It’s a brand new year and if you haven’t already started, it’s time to start figuring out how to love your body. I know this is prime time for headlines that tell you that this is the year you sculpt or chisel your way to your “perfect bod,” but the truth is your body is already perfect. It holds things in it like your brain and your heart, which in turn facilitate all the other processes in your being. It gets you from point A to point B and allows you to read articles like this one. Essentially, it’s the place you inhabit, your special and unique home all for you.
And yet, most of us have such complicated relationships with our bodies. You know the story by now: Magazine covers shame us into believing we shouldn’t wear bikinis unless we look like a Victoria’s Secret model, that we should never wear crop tops when we’ve got post-baby tiger stripes (or anything other than perfectly flat abs, really); We are shamed about our weight, our curves (or lack thereof), our body hair, our skin color... No part of our bodies seems to be immune from scrutiny, both from the messages about what makes a body "good and valuable" that swirl around us all the time, and from our own brains once we've been alive for enough years to internalize those messages. (The truth is, we only have to be told that we are not hot enough for a relatively short period of time before we believe it intrinsically enough to keep that message alive all by ourselves.)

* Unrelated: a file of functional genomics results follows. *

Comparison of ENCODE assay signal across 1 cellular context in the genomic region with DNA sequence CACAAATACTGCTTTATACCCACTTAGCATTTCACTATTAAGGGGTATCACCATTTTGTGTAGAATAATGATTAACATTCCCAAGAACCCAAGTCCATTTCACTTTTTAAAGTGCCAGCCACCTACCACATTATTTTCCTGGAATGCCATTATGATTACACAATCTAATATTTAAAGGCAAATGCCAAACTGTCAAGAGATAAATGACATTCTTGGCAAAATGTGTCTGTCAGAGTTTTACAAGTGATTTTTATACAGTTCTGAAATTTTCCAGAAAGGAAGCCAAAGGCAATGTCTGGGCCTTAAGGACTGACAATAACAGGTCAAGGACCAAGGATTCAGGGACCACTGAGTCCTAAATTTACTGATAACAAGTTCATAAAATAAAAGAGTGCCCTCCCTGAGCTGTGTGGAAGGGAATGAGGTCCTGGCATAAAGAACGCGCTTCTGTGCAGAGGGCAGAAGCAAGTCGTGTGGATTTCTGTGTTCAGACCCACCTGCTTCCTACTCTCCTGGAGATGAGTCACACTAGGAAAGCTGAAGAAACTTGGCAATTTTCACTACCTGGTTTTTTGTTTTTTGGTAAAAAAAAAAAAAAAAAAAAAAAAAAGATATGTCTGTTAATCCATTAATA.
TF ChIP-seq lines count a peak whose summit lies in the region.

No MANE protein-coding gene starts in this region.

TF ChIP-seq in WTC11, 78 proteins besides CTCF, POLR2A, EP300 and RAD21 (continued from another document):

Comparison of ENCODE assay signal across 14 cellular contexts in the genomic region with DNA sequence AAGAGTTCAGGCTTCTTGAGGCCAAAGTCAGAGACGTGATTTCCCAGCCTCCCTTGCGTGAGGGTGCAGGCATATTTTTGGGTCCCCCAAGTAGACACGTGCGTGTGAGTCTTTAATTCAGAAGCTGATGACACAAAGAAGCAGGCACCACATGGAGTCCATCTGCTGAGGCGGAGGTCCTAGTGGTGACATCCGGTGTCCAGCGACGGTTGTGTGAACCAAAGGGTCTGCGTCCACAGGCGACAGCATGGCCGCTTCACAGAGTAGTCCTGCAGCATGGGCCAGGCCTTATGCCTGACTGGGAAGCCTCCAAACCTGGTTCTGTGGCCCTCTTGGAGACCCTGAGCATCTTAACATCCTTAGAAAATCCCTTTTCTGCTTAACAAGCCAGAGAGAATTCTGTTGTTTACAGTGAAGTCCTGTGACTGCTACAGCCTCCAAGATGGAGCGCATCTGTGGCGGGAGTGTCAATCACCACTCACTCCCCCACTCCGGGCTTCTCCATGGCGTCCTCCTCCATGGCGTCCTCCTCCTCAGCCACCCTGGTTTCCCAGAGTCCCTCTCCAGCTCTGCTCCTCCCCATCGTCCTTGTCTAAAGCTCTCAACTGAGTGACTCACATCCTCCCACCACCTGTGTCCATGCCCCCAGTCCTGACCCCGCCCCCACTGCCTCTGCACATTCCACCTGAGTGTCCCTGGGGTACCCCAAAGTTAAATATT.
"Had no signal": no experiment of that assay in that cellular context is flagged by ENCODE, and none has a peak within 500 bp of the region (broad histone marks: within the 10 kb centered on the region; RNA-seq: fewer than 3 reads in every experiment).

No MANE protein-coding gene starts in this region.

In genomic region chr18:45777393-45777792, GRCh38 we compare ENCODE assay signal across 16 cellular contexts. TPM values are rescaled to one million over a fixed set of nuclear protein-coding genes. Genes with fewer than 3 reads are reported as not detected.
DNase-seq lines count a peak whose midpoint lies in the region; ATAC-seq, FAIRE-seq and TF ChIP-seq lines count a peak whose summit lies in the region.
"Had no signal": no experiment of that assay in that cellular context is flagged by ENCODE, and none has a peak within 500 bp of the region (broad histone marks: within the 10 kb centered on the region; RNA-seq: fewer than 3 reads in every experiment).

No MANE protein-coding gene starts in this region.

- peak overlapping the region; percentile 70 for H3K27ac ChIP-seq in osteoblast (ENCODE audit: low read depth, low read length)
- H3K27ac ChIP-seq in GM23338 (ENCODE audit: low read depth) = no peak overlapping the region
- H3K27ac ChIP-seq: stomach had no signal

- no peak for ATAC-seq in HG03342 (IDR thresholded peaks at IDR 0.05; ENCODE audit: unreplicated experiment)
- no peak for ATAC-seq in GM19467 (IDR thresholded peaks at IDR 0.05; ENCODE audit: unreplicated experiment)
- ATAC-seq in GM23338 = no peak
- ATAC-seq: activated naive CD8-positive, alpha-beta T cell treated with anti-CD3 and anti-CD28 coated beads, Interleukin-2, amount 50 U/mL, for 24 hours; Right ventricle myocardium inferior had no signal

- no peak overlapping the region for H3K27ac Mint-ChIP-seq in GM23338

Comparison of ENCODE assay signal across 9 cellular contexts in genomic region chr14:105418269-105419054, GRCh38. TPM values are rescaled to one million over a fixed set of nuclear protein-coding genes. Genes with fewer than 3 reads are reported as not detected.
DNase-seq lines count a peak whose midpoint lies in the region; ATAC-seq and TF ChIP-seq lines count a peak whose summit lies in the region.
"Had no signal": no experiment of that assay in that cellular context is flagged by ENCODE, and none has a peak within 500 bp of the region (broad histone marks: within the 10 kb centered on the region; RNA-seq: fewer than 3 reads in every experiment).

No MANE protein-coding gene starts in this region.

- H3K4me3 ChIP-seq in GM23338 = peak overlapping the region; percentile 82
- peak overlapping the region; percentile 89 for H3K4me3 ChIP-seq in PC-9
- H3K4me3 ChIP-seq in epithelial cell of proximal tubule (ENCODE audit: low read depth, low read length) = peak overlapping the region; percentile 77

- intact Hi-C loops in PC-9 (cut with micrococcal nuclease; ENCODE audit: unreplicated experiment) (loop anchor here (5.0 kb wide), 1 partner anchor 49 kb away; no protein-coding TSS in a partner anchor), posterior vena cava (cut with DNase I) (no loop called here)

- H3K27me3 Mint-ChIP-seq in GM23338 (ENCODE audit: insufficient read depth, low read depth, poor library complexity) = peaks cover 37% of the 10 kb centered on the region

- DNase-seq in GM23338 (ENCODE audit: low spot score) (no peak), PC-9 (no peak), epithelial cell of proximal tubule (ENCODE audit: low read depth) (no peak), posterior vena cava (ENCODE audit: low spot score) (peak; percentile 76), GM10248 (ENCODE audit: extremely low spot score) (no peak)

If this kind of body-image brainwashing sounds like...ya know...totally unfair hell that you didn't consensually sign up for and would prefer to opt out of immediately, there are actual, tangible steps you can take. If you want to stop perpetuating all the self-loathing messages that were essentially told to you to sell night cream and bras, then a good place to start is with the basic building blocks of your inner dialogue. If you really want to start committing to having a healthier relationship with your body, here’s a list of things you absolutely shouldn't say that might help you on your quest for self-love (as told by someone who is on nothing resembling a high horse, and is always fighting the good fight to follow her own damn advice where this stuff is concerned).
Don’t Say Anything That Compares Your Body To Somebody Else’s